Unifi’s Repreve yarn goes into Disney T-shirt line
Unifi Inc. said Friday that it has formed a partnership with The Walt Disney Co. in which the manufacturer’s Repreve recycled will be used in a retro Mickey & Co. T-shirt collection.
Unifi, based in Greensboro, said it has recycled more than 20 billion plastic bottles, which have been converted into yarns for apparel, upholstery and home-furnishings products.
The 1984 Mickey & Co. collection is available at www.shopdisney.com. It features individual T-shirts of Mickey Mouse, Minnie Mouse, Donald Duck, Daisy Duck, Goofy and Pluto, as well as designs with all of the characters.
Disney timed the release of the collection with the 50th anniversary of Earth Day in April before its amusement parks closed because of the COVID-19 pandemic.
“Disney’s new retro collection is a wonderful circular economy initiative that shows what can happen when kids of all ages recycle and give bottles a second life,” said Jay Hertwig, Unifi’s senior vice president of Global Sales and Marketing.
Parkway Acquisition board OKs new buybacks
The board of directors of Parkway Acquisition Corp., the parent company of Skyline National Bank, said Friday that it has approved an expansion for its stock-repurchase plan.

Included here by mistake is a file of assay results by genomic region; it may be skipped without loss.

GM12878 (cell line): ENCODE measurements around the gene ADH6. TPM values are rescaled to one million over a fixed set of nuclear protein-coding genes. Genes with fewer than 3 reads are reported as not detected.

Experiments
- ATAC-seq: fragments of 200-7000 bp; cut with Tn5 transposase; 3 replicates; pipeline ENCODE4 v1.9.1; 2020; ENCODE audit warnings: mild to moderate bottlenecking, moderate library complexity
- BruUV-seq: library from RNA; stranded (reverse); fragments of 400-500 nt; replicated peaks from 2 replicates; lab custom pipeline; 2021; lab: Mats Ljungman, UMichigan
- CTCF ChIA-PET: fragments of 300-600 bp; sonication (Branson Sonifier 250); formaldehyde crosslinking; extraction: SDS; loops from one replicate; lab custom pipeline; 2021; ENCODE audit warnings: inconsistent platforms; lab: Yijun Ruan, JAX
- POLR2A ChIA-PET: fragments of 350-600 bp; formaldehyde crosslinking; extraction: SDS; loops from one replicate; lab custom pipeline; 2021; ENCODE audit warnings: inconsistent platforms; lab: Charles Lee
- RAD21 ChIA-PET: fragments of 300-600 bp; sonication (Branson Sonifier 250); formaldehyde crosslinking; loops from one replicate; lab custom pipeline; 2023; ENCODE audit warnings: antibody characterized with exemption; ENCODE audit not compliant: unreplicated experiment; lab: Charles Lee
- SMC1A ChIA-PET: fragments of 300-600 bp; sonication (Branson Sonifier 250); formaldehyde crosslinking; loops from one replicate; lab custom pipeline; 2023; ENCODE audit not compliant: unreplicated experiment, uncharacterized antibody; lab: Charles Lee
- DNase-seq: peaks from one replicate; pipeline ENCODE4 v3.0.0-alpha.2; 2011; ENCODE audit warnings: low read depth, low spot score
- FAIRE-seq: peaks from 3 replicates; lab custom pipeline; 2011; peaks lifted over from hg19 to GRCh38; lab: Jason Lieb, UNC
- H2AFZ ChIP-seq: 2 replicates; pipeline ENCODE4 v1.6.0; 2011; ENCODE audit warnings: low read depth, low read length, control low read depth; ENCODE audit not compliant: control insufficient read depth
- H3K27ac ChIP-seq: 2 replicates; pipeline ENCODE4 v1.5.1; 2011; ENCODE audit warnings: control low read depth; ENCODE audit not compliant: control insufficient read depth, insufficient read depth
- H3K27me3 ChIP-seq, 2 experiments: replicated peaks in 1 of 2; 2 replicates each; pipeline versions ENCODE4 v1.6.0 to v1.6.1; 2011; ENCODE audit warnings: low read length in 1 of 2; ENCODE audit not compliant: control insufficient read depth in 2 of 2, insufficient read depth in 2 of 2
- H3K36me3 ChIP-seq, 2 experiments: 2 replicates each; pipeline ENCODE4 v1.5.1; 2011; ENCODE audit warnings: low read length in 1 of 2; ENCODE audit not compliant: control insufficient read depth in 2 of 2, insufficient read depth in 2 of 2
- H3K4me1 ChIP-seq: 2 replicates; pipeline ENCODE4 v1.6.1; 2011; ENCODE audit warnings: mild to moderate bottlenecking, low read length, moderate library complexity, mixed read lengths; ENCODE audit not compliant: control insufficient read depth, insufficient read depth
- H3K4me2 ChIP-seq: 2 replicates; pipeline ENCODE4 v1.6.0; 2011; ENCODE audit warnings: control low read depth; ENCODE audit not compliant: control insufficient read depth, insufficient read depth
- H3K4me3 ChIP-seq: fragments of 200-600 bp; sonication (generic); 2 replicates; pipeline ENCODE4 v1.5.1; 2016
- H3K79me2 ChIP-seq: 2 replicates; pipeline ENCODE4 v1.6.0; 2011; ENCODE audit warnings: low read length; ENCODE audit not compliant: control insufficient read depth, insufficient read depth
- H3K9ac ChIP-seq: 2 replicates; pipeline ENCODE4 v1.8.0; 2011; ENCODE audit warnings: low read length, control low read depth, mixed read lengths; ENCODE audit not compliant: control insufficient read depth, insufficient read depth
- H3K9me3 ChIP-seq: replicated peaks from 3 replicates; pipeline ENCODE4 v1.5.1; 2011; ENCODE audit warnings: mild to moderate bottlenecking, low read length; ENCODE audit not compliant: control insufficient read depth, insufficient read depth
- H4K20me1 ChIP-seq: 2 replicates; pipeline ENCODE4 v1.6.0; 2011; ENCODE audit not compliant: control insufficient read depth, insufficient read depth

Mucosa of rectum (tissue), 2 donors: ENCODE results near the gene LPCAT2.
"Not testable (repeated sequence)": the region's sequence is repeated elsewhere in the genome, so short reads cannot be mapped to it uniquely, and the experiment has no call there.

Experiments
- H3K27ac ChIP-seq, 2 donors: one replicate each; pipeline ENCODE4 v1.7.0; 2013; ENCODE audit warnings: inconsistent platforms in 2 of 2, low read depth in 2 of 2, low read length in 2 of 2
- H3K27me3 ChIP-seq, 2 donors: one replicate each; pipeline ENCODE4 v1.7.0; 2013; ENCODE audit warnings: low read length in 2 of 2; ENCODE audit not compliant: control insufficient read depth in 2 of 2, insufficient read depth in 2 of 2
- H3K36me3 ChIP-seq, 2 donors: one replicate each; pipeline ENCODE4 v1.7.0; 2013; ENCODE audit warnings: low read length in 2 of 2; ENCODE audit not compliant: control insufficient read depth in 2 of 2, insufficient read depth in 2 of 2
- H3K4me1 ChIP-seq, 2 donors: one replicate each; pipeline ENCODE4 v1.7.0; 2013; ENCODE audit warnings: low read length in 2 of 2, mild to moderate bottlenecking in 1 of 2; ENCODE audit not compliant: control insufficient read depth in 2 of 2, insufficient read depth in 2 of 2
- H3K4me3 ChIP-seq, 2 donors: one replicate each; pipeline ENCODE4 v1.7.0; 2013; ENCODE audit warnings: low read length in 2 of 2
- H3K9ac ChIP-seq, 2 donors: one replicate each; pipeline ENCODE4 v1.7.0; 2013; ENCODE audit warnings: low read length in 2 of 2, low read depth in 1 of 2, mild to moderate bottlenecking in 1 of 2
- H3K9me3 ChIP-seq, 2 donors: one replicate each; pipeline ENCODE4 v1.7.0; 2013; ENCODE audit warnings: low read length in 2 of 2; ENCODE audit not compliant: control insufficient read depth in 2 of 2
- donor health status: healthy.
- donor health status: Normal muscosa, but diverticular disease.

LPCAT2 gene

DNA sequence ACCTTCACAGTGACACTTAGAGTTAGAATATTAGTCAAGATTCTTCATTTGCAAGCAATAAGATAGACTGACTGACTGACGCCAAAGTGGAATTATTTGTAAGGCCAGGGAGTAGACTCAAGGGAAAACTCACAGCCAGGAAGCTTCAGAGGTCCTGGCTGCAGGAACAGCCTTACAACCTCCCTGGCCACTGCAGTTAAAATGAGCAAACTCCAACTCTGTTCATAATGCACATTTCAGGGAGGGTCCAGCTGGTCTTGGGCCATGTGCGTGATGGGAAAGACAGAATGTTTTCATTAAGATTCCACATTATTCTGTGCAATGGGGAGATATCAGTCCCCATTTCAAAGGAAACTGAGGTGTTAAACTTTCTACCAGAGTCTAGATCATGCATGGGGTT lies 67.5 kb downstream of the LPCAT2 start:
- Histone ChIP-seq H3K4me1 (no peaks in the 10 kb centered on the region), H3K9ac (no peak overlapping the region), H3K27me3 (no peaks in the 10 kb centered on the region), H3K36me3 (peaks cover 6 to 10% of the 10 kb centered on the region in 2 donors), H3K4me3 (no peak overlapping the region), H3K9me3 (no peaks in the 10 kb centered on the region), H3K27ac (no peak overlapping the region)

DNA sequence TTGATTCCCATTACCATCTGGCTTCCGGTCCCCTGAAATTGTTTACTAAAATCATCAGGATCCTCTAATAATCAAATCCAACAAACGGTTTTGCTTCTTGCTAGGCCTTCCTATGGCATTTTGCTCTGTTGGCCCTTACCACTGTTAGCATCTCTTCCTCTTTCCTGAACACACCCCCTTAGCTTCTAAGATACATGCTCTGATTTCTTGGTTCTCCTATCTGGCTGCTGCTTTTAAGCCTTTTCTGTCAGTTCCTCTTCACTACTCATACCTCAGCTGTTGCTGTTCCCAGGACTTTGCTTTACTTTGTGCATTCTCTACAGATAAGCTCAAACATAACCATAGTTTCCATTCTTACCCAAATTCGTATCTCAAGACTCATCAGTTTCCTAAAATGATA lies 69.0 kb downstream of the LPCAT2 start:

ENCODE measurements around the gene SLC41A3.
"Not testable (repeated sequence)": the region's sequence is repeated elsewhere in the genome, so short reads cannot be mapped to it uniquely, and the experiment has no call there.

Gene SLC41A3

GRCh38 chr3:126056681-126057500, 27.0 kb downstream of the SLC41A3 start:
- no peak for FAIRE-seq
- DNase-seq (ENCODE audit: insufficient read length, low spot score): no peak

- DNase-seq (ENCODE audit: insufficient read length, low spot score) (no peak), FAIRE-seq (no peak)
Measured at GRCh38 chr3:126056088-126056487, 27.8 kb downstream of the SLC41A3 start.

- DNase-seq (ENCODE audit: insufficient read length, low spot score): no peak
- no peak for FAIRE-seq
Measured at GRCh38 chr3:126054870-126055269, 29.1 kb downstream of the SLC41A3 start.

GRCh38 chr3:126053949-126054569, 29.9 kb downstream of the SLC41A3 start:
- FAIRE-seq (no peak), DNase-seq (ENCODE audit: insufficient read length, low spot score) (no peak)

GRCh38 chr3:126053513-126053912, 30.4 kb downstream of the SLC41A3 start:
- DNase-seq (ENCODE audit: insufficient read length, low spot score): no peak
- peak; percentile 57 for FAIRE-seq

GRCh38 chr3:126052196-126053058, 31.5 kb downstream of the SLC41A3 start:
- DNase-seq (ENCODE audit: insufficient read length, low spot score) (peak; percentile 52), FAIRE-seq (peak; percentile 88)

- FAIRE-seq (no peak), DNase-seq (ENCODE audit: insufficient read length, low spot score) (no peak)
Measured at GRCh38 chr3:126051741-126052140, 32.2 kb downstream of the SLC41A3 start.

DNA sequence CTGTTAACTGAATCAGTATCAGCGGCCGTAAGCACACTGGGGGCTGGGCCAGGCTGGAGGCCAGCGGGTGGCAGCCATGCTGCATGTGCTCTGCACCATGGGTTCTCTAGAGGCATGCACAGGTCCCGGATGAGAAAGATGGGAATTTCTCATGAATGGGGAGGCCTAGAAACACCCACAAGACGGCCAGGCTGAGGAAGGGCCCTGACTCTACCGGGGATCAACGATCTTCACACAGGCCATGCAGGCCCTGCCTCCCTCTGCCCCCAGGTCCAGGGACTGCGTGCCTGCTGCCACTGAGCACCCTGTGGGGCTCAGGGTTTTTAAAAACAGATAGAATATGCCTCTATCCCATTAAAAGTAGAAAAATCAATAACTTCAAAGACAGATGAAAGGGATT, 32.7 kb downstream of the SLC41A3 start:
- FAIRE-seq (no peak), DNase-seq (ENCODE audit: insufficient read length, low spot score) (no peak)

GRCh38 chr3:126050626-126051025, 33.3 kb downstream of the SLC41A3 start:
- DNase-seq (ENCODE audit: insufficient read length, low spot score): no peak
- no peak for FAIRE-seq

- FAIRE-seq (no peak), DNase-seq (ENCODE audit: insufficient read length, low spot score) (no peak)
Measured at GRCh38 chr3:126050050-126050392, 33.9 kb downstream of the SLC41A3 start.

The amendment allows for the repurchase of an additional 150,000 shares of common stock for a total of 350,000. To date, about 146,000 shares have been repurchased under the plan, which expires January.
Parkway, based in Floyd, Va., acquired a bigger presence in North Carolina in July 2018 when it spent $14.5 million to buy Great State Bank of Wilkesboro.
The deal gave Skyline branches in Boone, Wilkesboro and Yadkinville, and loan production offices in Lenoir and Shelby.
Parkway recently opened a branch at 119 Gaither St. in Mocksville, a former BB&T bank branch.
Judge nixes bid to stop government coal sales
BILLINGS, Mont. — A federal judge threw out a lawsuit on Friday from a coalition of states, environmental groups and Native Americans that sought to revive an Obama-era moratorium against U.S. government coal sales on public lands in the West.
U.S. District Judge Brian Morris said President Donald Trump’s administration had fixed its initial failure to consider the environmental impacts of ending the moratorium.
The government released an analysis in February that said resuming coal sales would make little difference in greenhouse gas emissions over time, a contention critics said was flawed.
Opponents had argued that the analysis did not look closely enough at climate change and other effects from burning coal.
But Morris declined to weigh in on the accuracy of the administration’s conclusions. He said the February analysis was enough to fulfill the administration’s immediate legal obligations. Any review of whether it was flawed would require a new lawsuit, he added.